I am currently reading Stephen King’s “On Writing.” It’s a memoir detailing how he became the writer we all know today. I was pleased to find some familiarity as he shared his thoughts on the writing process. While reflecting on a poem he first heard as a young man, he remarks:
“There was also a work-ethic in the poem that I liked, something that suggested writing poems (or stories, or essays) had as much in common with sweeping the floor as with mythy moments of revelation. There’s a place in A Raisin in the Sun where a character cries out: “I want to fly! I want to touch the sun!” to which his wife replies, “First eat your eggs.”
If you read last week’s article, you know I just finished a long journey writing a book. Several people have asked me since I finished how long I was working on the project. It’s a surprisingly difficult question to answer. The simple answer is that I first put pen to paper in February of this year. It is also true to say, however, that I started on this book years ago, before I even knew it was a book.
Sometimes I would wake up in the middle of the night with half a thought. I’d drop it into the inbox on my notes app (I use one called Bear). I developed this practice in part so as not to lose the thought (and in part so I could get it out of my head and go back to sleep). After a month or two, I’d grab all the ideas in my inbox and comb through them to see if any of them made sense to a clear(er) mind in the light of day. Others were ideas I’d taken time to wrestle with — either here in these articles, in the blog for Growing Leaders, or just on my own. There were also the ideas of others in books, articles, tweets, and TedTalks. I have now kept meticulous records of highlights and quotes from these resources for the last two years. It has been so helpful, that I wished I’d started a decade ago. Finally, there were notes from conversations. While in meetings, during a sermon, or even over a cup of coffee with a friend — something would be said worth capturing. Those ideas were always something that my mind recognized as significant, even if I couldn’t at the moment articulate why.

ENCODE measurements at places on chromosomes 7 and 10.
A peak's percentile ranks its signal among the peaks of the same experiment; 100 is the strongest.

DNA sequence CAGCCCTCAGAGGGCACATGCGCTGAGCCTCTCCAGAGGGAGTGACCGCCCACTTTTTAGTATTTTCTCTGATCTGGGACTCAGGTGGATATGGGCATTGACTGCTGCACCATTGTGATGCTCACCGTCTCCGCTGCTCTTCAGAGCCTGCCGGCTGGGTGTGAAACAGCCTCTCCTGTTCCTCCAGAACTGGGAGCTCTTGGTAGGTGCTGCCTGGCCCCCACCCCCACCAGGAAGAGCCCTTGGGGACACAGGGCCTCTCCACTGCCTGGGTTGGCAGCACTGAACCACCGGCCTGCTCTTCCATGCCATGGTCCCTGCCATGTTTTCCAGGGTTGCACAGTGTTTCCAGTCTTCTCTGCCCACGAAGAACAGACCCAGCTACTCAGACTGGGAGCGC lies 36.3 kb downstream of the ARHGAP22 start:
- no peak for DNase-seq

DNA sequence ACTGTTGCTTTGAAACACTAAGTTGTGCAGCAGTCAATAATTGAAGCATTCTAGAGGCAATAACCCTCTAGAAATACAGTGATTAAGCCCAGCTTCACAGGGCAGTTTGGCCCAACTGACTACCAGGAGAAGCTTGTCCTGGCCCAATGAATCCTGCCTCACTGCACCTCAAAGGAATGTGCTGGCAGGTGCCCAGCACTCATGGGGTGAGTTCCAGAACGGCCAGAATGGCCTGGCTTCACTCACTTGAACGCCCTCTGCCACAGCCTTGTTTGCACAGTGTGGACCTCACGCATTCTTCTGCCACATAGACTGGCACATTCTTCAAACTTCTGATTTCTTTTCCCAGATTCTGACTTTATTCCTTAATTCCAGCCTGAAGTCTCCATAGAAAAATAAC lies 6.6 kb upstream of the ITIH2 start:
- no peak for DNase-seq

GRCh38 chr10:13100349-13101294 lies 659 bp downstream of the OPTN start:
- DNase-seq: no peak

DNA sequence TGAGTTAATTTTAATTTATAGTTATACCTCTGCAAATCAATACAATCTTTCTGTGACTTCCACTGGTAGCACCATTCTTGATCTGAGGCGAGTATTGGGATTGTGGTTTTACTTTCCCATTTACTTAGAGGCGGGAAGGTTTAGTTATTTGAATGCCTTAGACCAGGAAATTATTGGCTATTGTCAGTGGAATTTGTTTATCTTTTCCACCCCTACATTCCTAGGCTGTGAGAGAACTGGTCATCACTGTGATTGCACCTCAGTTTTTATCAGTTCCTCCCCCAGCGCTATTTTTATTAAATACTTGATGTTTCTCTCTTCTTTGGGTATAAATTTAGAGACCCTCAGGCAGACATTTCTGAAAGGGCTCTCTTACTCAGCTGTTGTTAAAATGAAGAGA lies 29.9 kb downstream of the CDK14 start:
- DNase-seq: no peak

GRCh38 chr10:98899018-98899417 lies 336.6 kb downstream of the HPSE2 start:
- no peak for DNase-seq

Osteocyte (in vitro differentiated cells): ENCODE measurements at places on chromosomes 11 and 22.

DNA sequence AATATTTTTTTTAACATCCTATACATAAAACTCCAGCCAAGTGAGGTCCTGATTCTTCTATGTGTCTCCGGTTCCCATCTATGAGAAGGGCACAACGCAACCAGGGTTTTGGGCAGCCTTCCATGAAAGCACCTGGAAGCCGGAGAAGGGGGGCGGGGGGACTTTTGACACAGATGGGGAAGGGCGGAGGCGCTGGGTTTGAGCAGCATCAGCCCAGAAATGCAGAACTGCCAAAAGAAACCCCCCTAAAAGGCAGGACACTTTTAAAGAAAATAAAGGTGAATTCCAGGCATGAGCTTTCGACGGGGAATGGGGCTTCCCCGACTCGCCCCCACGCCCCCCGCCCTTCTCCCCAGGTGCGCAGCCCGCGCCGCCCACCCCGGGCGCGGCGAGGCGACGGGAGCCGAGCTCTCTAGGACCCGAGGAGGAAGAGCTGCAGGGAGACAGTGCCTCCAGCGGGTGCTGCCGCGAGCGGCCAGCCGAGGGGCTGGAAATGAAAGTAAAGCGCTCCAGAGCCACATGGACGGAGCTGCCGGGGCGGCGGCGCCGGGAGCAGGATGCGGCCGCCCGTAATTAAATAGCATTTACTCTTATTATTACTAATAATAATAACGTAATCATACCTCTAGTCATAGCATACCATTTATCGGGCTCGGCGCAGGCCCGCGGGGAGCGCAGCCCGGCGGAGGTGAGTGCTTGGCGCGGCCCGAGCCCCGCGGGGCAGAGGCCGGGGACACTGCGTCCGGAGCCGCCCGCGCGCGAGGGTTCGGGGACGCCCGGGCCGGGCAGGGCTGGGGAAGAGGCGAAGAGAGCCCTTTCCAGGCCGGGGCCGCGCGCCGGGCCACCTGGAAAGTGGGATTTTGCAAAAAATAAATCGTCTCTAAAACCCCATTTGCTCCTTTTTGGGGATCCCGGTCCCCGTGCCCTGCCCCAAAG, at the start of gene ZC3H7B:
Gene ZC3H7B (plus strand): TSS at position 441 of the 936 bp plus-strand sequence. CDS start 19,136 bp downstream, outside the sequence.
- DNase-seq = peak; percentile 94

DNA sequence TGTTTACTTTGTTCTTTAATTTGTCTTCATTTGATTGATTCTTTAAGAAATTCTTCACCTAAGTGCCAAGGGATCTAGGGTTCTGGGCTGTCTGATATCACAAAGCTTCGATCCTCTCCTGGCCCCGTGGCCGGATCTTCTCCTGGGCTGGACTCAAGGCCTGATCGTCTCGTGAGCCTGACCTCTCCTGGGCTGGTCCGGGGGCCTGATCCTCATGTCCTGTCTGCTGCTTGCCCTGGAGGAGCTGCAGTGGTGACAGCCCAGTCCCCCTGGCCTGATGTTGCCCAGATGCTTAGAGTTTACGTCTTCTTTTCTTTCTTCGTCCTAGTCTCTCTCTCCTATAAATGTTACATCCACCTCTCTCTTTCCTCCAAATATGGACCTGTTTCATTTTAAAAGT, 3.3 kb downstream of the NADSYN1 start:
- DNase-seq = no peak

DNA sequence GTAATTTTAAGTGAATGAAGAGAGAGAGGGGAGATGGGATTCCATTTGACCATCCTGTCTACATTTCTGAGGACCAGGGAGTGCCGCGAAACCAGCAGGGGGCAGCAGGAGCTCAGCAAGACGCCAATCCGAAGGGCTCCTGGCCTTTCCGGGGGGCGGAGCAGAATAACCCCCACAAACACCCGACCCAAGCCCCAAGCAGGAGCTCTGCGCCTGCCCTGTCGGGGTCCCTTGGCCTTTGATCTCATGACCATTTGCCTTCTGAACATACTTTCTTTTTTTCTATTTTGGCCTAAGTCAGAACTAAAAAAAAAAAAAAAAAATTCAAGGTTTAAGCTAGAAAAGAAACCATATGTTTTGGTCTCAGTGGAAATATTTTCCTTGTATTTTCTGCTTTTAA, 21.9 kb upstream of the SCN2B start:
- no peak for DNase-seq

The early days of writing my book were actually just re-reading. I went back through the years of stuff I’d collected to ask whether each note or quote was relevant to the topic of my book. My first attempt at an outline was just a series of folders (an idea I got from Tim Elmore) full of random notes and quotes that aligned with the themes of each of my nine chapters. As I went back through them in the context of the idea for the chapter, my mind started to thread the needle of an idea through each individual entry.
I guess I tell you all of this to confirm and emphasize the wisdom of King’s words. Great works do indeed have as much to do with “sweeping the floor” as they do with “Mythy” moments of revelation. The discipline of recognizing and capturing wisdom and insight is like laying a foundation upon which you can build your own great work. While I was certainly struck by great ideas during the writing process — thoughts that helped elevate the final product beyond the plans in my original outline — these lightbulb moments were more a result of my work than the work itself.
When creativity comes, it is much more like reacquainting yourself with an old friend than a sudden flash of brilliance. I don’t know about you, but I find a great deal of comfort in this thought.